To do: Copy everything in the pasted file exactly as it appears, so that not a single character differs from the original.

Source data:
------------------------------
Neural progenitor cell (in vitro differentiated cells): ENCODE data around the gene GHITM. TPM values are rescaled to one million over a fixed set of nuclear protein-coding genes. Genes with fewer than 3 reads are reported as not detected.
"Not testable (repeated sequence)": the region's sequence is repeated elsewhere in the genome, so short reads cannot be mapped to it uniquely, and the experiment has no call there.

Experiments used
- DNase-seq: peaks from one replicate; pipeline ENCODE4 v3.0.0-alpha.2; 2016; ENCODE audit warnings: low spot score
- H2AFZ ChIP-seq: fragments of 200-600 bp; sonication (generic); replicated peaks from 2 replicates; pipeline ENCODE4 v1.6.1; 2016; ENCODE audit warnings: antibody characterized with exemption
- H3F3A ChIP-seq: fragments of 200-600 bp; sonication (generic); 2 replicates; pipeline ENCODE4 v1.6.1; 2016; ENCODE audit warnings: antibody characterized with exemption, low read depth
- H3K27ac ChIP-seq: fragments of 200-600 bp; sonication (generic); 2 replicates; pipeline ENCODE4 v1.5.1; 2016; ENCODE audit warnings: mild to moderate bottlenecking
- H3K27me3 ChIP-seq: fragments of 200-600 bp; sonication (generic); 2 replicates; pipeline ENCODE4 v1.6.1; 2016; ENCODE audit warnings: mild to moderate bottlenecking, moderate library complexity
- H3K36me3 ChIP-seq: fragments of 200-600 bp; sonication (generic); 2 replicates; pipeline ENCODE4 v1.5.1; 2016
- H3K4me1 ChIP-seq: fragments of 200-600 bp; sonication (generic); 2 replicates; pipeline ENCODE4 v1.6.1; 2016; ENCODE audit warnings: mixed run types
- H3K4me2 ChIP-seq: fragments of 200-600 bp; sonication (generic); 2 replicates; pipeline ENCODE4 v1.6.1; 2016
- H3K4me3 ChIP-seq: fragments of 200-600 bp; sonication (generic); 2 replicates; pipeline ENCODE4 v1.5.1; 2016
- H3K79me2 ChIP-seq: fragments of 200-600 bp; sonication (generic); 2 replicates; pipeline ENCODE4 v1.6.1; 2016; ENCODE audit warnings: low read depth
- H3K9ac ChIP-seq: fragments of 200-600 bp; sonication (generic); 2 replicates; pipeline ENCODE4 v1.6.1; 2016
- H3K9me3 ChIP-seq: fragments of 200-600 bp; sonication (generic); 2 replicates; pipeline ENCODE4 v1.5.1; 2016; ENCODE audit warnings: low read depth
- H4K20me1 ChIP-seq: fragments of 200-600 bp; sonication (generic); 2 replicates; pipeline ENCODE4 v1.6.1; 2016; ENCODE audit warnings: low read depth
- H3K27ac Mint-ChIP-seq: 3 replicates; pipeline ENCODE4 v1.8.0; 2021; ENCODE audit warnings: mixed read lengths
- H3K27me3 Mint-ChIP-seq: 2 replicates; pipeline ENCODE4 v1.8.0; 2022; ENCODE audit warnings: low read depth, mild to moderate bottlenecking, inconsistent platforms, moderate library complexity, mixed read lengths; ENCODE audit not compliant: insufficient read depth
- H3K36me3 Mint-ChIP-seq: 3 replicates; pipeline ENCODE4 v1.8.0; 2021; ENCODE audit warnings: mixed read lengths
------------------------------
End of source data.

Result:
Neural progenitor cell (in vitro differentiated cells): ENCODE data around the gene GHITM. TPM values are rescaled to one million over a fixed set of nuclear protein-coding genes. Genes with fewer than 3 reads are reported as not detected.
"Not testable (repeated sequence)": the region's sequence is repeated elsewhere in the genome, so short reads cannot be mapped to it uniquely, and the experiment has no call there.

Experiments used
- DNase-seq: peaks from one replicate; pipeline ENCODE4 v3.0.0-alpha.2; 2016; ENCODE audit warnings: low spot score
- H2AFZ ChIP-seq: fragments of 200-600 bp; sonication (generic); replicated peaks from 2 replicates; pipeline ENCODE4 v1.6.1; 2016; ENCODE audit warnings: antibody characterized with exemption
- H3F3A ChIP-seq: fragments of 200-600 bp; sonication (generic); 2 replicates; pipeline ENCODE4 v1.6.1; 2016; ENCODE audit warnings: antibody characterized with exemption, low read depth
- H3K27ac ChIP-seq: fragments of 200-600 bp; sonication (generic); 2 replicates; pipeline ENCODE4 v1.5.1; 2016; ENCODE audit warnings: mild to moderate bottlenecking
- H3K27me3 ChIP-seq: fragments of 200-600 bp; sonication (generic); 2 replicates; pipeline ENCODE4 v1.6.1; 2016; ENCODE audit warnings: mild to moderate bottlenecking, moderate library complexity
- H3K36me3 ChIP-seq: fragments of 200-600 bp; sonication (generic); 2 replicates; pipeline ENCODE4 v1.5.1; 2016
- H3K4me1 ChIP-seq: fragments of 200-600 bp; sonication (generic); 2 replicates; pipeline ENCODE4 v1.6.1; 2016; ENCODE audit warnings: mixed run types
- H3K4me2 ChIP-seq: fragments of 200-600 bp; sonication (generic); 2 replicates; pipeline ENCODE4 v1.6.1; 2016
- H3K4me3 ChIP-seq: fragments of 200-600 bp; sonication (generic); 2 replicates; pipeline ENCODE4 v1.5.1; 2016
- H3K79me2 ChIP-seq: fragments of 200-600 bp; sonication (generic); 2 replicates; pipeline ENCODE4 v1.6.1; 2016; ENCODE audit warnings: low read depth
- H3K9ac ChIP-seq: fragments of 200-600 bp; sonication (generic); 2 replicates; pipeline ENCODE4 v1.6.1; 2016
- H3K9me3 ChIP-seq: fragments of 200-600 bp; sonication (generic); 2 replicates; pipeline ENCODE4 v1.5.1; 2016; ENCODE audit warnings: low read depth
- H4K20me1 ChIP-seq: fragments of 200-600 bp; sonication (generic); 2 replicates; pipeline ENCODE4 v1.6.1; 2016; ENCODE audit warnings: low read depth
- H3K27ac Mint-ChIP-seq: 3 replicates; pipeline ENCODE4 v1.8.0; 2021; ENCODE audit warnings: mixed read lengths
- H3K27me3 Mint-ChIP-seq: 2 replicates; pipeline ENCODE4 v1.8.0; 2022; ENCODE audit warnings: low read depth, mild to moderate bottlenecking, inconsistent platforms, moderate library complexity, mixed read lengths; ENCODE audit not compliant: insufficient read depth
- H3K36me3 Mint-ChIP-seq: 3 replicates; pipeline ENCODE4 v1.8.0; 2021; ENCODE audit warnings: mixed read lengths